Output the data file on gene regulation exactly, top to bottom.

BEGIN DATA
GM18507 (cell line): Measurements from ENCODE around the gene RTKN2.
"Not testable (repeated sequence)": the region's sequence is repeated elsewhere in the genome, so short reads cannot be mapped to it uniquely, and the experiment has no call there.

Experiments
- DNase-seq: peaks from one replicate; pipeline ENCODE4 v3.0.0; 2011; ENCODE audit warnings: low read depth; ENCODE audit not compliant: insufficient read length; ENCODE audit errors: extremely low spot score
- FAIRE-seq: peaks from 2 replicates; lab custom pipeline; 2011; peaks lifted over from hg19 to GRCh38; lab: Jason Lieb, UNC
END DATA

GM18507 (cell line): Measurements from ENCODE around the gene RTKN2.
"Not testable (repeated sequence)": the region's sequence is repeated elsewhere in the genome, so short reads cannot be mapped to it uniquely, and the experiment has no call there.

Experiments
- DNase-seq: peaks from one replicate; pipeline ENCODE4 v3.0.0; 2011; ENCODE audit warnings: low read depth; ENCODE audit not compliant: insufficient read length; ENCODE audit errors: extremely low spot score
- FAIRE-seq: peaks from 2 replicates; lab custom pipeline; 2011; peaks lifted over from hg19 to GRCh38; lab: Jason Lieb, UNC